The New Zealand Housing Foundation are one of twelve member organisations of the Auckland Community Housing Providers’ Network, alongside the likes of Habitat for Humanity, Lifewise, Monte Cecilia Housing Trust and VisionWest Community Trust. Together, the organisations that make up ACHPN are taking community housing to the next level with 18 for 4.
– Auckland’s housing crisis solution
Wherever we live, we’re all part of a community – so why not take community into account when developing solutions to issues faced by many? Community housing organisations strive to ensure that everyone has a place to call home – whether that’s in an emergency housing situation, through government-enabled social housing, assisted rental housing, or assisted homeownership. Wherever a person or family falls on that continuum, there is a community housing organisation dedicated to helping them find their feet.
In order to make sure all Aucklanders can access affordable housing options, community housing providers have a vital role to play. ACHPN consists of 16 community housing organisations – and together, they manage more than 1500 homes. Funds that these organisations receive are used effectively to both maintain the existing properties (ensuring that everything is kept in good order and stays up to code) and create new housing opportunities.
Next level solutions
18 for 4 is a chance to take community housing to the next level, by integrating different levels of the community housing continuum into one neighbourly complex. Growth in this space is desperately needed – as a growing population will only increase the pressure on emergency and social housing resources.
And community housing is not unique to Auckland. While Auckland does have housing challenges above and beyond other centres in New Zealand, there will always be people struggling to afford a place to live. 18 for 4 may be part of the ACHPN’s framework, but the concept has the potential to transform community housing nationwide.
What’s the difference between state housing and community housing?
State housing provides basic needs – social housing, tenancy management. These are vitally important – but all too often, they aren’t enough. So community housing providers go further, filling the other gaps in the housing process. They provide wrap-around services, ensuring that those under their programme have better outcomes. They are part of the community that they work in, so there is often a deeper local understanding. They help tenants focus on their goals, and provide support to enable them – whether it’s work ambitions, financial plans or family and community outreach.
And importantly, community housing providers leverage Government funding for further housing. For every dollar that the Government provides to a community housing provider, the organisation in question invariably puts in at least another $1–2 of funds it has built up itself. This results in a minimum 100% return on funds – and enables further development to continue into the future. It’s a sustainable, community-focused way to house people.
What is 18 for 4?
It’s a simple idea for a big problem. Sometimes, the easiest way to create understanding is through numbers.
Making housing work for Aucklanders
18 for 4 represents an idea, a way to better use Auckland’s land to enable Aucklanders to keep calling this city home. ACHPN (Auckland Community Housing Providers’ Network) will take clusters of four Housing NZ homes in existing communities and turn them into 18 new homes.
These 18 homes will be available for all kinds of people, from those needing social housing support to those on lower incomes requiring assistance to get on the property ladder to people simply looking for a more affordable purchase opportunity within an existing Auckland community.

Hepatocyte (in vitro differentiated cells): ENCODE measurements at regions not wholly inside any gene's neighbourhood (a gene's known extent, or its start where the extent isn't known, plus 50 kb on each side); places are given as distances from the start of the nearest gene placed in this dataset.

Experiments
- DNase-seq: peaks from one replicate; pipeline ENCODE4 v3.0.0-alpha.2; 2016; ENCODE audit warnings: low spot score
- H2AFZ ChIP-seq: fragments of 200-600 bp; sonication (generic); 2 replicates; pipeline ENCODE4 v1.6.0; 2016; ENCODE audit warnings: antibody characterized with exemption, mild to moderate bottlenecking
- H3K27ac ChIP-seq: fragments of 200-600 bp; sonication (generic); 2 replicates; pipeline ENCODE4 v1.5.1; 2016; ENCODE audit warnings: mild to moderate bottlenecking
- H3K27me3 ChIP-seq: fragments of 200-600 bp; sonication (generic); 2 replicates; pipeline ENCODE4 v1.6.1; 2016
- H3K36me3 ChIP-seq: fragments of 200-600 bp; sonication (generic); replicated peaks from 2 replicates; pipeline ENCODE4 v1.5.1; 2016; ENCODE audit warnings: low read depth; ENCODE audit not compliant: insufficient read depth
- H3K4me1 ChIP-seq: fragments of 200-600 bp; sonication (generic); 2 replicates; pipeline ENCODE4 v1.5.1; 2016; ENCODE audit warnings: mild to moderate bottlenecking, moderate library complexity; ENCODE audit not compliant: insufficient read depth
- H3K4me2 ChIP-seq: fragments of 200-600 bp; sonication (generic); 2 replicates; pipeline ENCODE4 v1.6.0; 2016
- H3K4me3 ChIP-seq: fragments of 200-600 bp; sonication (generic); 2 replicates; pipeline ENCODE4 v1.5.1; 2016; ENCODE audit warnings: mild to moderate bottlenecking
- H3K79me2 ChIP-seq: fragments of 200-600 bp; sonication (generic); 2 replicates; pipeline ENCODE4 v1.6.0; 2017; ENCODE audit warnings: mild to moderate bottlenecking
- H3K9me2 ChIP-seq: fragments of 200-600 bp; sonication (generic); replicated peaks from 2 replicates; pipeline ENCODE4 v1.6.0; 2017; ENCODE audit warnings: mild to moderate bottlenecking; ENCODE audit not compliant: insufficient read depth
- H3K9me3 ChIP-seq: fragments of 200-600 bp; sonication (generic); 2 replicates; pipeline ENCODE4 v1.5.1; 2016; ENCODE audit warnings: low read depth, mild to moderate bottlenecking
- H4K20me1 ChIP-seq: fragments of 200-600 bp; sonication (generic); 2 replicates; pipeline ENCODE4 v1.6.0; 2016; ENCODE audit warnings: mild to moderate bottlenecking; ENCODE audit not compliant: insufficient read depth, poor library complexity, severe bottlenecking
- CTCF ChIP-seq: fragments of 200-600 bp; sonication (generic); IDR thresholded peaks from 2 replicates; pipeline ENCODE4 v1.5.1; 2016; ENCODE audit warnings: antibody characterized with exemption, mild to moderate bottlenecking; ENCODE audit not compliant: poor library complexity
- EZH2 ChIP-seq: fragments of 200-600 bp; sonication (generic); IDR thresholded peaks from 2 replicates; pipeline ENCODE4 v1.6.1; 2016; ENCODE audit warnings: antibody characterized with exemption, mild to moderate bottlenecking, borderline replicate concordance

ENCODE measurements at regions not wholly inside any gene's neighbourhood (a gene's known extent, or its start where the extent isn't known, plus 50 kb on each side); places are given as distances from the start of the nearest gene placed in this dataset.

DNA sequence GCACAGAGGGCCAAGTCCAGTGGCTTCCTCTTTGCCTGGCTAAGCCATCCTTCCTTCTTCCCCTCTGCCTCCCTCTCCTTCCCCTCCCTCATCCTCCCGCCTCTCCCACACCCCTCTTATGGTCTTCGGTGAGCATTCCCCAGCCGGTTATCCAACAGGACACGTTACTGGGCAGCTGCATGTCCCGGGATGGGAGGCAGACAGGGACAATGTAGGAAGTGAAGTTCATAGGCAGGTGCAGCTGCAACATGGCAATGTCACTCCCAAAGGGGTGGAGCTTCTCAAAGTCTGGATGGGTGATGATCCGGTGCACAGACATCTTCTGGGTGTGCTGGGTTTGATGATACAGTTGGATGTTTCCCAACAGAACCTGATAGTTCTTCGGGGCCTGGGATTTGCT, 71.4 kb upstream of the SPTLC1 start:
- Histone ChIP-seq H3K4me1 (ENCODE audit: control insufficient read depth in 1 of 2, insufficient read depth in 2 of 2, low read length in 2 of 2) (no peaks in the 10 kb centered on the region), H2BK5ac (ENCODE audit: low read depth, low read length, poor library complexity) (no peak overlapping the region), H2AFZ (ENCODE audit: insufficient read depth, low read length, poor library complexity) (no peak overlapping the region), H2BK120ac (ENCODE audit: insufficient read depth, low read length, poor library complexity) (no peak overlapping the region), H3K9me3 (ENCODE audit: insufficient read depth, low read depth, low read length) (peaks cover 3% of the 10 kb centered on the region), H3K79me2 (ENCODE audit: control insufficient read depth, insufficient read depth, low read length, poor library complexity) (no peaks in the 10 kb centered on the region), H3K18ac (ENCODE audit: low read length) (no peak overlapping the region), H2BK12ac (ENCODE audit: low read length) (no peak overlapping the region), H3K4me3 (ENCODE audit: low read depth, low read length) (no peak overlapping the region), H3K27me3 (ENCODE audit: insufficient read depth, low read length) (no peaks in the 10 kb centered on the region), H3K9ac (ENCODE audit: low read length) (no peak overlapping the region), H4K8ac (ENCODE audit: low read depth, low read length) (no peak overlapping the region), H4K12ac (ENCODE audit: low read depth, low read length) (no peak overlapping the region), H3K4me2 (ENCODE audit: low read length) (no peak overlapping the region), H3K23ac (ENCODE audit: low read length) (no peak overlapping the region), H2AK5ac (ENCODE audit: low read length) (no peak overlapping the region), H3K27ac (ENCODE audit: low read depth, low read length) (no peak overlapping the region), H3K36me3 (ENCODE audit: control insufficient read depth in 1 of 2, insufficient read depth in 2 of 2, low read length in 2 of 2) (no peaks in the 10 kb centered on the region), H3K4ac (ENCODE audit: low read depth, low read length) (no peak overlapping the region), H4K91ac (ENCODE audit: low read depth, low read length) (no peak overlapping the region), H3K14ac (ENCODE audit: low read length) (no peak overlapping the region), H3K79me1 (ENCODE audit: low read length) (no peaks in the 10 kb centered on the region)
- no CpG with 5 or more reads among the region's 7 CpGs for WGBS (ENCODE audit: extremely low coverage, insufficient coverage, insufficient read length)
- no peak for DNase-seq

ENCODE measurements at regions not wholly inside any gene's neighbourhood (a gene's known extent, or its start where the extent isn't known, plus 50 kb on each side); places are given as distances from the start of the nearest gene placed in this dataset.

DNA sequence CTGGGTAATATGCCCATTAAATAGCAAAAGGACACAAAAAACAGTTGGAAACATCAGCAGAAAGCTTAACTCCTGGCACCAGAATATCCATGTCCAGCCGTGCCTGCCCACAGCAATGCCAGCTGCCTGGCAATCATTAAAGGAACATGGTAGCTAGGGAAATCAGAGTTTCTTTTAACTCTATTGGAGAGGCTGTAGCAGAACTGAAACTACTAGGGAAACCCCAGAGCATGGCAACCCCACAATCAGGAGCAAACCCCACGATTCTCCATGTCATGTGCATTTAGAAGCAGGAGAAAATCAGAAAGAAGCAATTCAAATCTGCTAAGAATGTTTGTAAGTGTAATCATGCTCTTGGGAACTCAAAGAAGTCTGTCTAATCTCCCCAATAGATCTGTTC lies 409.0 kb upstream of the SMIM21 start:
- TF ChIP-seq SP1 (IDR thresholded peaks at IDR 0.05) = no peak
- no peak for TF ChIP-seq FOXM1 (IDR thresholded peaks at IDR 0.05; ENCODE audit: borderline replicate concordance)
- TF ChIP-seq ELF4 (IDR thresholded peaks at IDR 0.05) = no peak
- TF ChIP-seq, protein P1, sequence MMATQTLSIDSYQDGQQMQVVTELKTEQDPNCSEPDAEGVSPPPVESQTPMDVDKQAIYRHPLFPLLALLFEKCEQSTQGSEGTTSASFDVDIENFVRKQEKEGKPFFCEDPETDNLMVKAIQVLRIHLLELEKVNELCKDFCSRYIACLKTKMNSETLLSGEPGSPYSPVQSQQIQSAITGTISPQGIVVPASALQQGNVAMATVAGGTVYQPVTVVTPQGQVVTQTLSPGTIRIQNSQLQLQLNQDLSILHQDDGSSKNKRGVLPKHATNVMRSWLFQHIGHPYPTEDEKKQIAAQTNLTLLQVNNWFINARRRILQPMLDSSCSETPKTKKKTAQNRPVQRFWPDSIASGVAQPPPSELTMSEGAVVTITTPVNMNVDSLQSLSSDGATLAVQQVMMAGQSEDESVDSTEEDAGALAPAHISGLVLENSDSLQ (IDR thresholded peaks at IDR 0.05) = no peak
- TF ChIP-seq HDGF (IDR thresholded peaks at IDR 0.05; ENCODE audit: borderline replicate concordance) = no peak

The proposed development includes low-rise three to four story apartment buildings, with six apartments per floor. The floor plan will typically consist of a variety of apartment sizes to cater to small and larger families.
The pressure for housing in New Zealand has seen house prices rapidly increase in recent times – making life tougher for New Zealanders, especially those on lower incomes. The Kiwi dream of owning a home is getting farther and farther out of reach for families, forcing some to live in cars or garages. We’ve all seen it in the media – but nobody has posited a real solution – until now.
If we want Auckland to keep its diverse nature and colourful history, we need to make sure that all kinds of people can afford to live here. If teachers are looking for work elsewhere because rents are too high, something’s got to give.
The numbers don’t lie. In recent years, the population of Auckland has increased by over 90,000. That’s comparable to the population of Whanganui and Invercargill combined. New houses are being built – but they aren’t keeping up with demand.
What’s more, current building projects are having to push further and further away from the Auckland CBD and the other pre-Super City hubs of Waitakere, Manukau and the North Shore. So people will potential end up spending hours commuting every day, while still struggling to pay rent or mortgage payments.
The mixed-tenure model
At the heart of the 18 for 4 concept is a mixed-tenure set-up. This is where the numbers come into play again. For each 18-home block or project, eight units will be allocated to replace the existing state homes – effectively doubling the original four homes. Six units will be put aside for low-income families looking for a rent-to-buy option. And four units will be sold privately.
What does this mean? Community. Keeping the spirit of Auckland alive and enabling Aucklanders from all walks of life to have access to quality public services – and to thrive in an environment designed to welcome everyone.
The need for land
There’s nothing that makes the actual physical homes in Auckland any more expensive than those elsewhere in the country – timber is timber, brick is brick – so the real cost when it comes to Auckland housing is the land on which the house sits. Creating low-rise three-to-four-storey apartment buildings is a much more cost-effective way of using high-demand land than the existing state homes.
And the community housing sector has proven an ability to develop fit-for-purpose homes from quality materials. 18 for 4 is our way to take that ability to a new level.